I spent some time repairing my love lights last night, because it feels like the way forward in this country starts right here, in our own homes.
So, I choose light and love. As a symbol of that, I dug the very gross spider webs out of my lights, replaced the batteries and a few bulbs, and set the lighted letters back out on my window sill.
Little things can make you feel better when it seems like the world is spinning out of control. Here are just a few:
Write a thank you note, but not just because it’s the polite thing to do. Thank you notes remind you of the good people in your life and the lengths they’ll go to just to make you smile.
Chat with your mom. My own was so delirious with joy yesterday because, with the help of my sister Kathy, she’d nabbed an appointment for a COVID vaccine, that she could hardly contain herself. Her enthusiam cracked me up and her relief at tasting freedom from her pandemic-imposed confinement warmed my heart. If you’re lucky enough to have a mother to pick up the phone when you call (and I know at least four people that have me), go ahead and dial her number.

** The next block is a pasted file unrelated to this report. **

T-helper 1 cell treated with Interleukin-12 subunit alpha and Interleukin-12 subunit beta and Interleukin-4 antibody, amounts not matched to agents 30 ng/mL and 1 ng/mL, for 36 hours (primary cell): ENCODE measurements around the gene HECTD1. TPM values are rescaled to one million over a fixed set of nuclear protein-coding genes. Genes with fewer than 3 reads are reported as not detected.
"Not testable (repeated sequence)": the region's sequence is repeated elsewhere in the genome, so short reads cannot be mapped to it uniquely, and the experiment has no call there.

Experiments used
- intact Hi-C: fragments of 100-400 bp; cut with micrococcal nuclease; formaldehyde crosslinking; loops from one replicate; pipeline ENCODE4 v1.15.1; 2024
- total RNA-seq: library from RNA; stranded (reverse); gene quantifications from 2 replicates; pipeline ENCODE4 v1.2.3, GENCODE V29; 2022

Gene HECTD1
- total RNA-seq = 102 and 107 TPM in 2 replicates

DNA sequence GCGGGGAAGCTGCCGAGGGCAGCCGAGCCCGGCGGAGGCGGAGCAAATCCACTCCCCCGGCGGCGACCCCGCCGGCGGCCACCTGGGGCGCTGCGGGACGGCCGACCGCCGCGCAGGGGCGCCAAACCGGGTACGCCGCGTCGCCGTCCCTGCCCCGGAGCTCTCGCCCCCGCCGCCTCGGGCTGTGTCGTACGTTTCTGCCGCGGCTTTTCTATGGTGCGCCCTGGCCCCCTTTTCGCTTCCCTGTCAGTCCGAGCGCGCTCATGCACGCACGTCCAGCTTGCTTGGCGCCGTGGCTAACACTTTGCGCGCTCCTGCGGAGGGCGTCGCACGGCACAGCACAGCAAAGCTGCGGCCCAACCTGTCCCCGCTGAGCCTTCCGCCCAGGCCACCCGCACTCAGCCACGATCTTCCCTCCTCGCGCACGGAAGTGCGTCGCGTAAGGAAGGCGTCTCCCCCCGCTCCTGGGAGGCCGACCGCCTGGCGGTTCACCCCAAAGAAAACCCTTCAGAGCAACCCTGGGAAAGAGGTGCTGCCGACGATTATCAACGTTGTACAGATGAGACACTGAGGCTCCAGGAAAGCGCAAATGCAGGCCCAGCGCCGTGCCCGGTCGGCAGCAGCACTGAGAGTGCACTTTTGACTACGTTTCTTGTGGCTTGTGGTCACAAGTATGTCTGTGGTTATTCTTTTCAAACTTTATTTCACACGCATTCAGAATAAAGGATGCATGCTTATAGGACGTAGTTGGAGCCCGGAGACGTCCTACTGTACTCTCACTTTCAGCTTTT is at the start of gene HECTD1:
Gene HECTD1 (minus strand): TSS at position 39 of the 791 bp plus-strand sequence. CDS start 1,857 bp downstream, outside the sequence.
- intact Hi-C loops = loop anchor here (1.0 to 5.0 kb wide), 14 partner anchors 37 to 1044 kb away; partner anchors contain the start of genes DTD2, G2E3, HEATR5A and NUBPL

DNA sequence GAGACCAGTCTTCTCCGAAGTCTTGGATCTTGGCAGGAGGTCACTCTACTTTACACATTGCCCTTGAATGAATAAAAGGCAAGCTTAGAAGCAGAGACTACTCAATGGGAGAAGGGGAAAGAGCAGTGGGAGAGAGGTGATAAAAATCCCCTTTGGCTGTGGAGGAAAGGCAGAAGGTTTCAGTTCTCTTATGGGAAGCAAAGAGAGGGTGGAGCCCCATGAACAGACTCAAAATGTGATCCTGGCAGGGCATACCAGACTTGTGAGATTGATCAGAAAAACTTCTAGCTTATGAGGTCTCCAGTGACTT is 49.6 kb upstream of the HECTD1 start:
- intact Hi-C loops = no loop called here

Take a brisk walk with a friend. According to Dr. Sanjay Gupta, a brisk walk with a friend during which you talk about your problems is one of the best ways to keep your brain sharp. I happened to be unburdening myself of my troubles on a brisk walk with a friend when I learned of this medical breakthrough so I was pretty thrilled. Win. Win. Win.
Donate something — money to a cause, food to a pantry, clothes to a community closet, blood, plasma, time.
Invite someone to something — a zoom call, a yard visit, a walk, a chat, a game. People are especially lonely right now and you might make someone’s day with this simple gesture.
Walk a dog. I don’t have one myself, but I run into them all the time and I think they’re like Miracle Grow for a good mood. If you can’t walk one, at least stop and say hello. Those smelly little buggers spread joy.
Give a compliment. It doesn’t just make the person to whom you’re speaking feel good, it also helps you acknowledge cool things.
Read a kid a story. Of course it’s easier when you have one in your home, but we have the technology that let’s you reach out to relatives and friends in the great beyond. I have been following a friend who formed a reading club with her grandson and his aunt and the little trio is already on its second book. The project has allowed all three to feel a little less lonely during these challenging times.
If you have other ideas, please feel free to share them with me. I’d love to hear how you’re turning on your own love lights.